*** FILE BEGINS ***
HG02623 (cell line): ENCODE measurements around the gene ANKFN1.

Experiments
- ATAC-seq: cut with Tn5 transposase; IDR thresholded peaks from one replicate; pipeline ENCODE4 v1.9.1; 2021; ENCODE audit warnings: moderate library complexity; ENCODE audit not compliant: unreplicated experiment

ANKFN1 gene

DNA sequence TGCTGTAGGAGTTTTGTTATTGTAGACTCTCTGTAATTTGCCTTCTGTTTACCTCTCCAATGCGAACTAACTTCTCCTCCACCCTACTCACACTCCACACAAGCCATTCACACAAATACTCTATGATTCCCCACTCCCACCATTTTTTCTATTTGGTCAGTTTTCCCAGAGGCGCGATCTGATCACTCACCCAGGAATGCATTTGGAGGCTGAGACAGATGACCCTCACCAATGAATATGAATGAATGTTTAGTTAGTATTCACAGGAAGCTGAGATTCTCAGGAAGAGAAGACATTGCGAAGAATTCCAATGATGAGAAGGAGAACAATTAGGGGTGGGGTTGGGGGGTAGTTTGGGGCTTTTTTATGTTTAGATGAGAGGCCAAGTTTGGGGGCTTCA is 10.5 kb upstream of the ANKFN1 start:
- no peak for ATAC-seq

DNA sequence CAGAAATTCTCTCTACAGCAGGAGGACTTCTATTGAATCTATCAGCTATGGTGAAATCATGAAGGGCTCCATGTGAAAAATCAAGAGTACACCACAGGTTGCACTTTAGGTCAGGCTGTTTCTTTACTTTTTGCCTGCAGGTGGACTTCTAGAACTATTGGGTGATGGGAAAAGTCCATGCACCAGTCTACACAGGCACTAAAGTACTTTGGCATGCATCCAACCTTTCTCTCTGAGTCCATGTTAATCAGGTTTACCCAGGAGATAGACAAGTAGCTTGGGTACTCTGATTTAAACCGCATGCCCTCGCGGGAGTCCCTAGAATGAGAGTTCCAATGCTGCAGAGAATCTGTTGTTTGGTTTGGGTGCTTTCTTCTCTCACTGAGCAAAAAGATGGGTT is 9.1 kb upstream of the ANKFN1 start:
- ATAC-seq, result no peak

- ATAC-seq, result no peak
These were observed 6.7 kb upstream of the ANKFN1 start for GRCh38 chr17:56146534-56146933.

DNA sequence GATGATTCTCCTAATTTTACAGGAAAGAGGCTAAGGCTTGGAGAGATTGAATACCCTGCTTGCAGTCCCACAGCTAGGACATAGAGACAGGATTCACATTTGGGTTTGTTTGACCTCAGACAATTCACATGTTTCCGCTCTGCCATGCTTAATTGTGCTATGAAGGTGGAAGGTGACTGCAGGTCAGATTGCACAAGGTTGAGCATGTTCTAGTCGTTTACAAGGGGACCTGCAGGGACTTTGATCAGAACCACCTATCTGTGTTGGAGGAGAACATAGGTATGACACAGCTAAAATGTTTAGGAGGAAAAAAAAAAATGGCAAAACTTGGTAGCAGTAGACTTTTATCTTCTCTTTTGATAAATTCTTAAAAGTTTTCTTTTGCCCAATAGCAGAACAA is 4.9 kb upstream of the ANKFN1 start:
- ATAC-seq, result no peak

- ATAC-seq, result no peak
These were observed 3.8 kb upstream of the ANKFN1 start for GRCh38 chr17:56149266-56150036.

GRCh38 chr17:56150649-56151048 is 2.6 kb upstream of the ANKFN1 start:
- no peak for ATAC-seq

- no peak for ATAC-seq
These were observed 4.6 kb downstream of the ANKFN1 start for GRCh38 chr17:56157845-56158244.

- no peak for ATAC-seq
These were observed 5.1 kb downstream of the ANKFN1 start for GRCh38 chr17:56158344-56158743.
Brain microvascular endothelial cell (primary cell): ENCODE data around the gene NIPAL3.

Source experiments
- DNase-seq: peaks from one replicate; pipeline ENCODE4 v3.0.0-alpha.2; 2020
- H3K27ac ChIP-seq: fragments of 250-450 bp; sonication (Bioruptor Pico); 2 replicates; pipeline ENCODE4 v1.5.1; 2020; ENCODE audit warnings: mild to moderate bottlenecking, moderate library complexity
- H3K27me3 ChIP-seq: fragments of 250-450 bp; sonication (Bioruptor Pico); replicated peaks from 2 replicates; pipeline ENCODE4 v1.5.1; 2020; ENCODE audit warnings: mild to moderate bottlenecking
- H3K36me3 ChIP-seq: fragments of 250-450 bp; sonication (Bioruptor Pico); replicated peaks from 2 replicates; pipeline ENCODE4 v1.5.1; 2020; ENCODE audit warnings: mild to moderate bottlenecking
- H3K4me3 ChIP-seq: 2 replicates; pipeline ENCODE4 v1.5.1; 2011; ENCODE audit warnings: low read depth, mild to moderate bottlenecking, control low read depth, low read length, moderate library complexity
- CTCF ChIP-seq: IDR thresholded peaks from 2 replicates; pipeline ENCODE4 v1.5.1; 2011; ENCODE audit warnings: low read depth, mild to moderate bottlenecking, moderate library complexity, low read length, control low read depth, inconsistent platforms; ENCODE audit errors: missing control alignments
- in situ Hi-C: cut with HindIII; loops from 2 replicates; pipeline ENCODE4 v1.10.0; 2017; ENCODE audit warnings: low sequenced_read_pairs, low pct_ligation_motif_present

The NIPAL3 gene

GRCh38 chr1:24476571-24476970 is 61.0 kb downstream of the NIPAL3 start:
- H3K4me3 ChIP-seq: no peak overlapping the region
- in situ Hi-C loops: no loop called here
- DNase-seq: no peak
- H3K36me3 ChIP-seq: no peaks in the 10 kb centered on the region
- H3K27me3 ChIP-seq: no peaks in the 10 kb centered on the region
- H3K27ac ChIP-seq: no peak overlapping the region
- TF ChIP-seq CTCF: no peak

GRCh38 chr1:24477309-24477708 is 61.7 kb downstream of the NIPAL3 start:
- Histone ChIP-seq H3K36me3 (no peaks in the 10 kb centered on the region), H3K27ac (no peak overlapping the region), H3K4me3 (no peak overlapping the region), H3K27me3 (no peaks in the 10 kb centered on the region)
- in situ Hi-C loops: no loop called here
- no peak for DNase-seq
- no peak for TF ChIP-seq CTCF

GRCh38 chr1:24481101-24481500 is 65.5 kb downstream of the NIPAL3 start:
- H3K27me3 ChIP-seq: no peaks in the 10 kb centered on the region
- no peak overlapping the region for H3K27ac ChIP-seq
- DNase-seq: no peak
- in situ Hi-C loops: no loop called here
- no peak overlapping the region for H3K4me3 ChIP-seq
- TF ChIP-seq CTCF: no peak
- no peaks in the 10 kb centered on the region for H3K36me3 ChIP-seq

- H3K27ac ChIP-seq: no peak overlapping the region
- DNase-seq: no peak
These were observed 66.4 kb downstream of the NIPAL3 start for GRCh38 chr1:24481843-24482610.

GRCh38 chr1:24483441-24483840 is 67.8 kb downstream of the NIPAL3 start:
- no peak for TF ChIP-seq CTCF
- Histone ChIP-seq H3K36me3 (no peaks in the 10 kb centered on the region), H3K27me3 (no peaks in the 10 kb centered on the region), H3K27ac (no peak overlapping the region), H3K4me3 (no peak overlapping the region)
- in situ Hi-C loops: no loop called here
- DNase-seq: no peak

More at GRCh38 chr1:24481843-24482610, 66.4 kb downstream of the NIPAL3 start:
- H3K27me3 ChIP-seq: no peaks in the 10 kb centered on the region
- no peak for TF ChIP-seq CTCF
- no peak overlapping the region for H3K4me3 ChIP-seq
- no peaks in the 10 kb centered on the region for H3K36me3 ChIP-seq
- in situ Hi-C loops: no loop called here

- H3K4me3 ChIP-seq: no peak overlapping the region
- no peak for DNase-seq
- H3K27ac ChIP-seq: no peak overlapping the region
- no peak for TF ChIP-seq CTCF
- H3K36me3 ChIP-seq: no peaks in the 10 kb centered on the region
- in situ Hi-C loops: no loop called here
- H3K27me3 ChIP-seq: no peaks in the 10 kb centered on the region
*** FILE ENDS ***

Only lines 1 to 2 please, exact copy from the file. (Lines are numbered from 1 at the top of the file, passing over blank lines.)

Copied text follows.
HG02623 (cell line): ENCODE measurements around the gene ANKFN1.

Experiments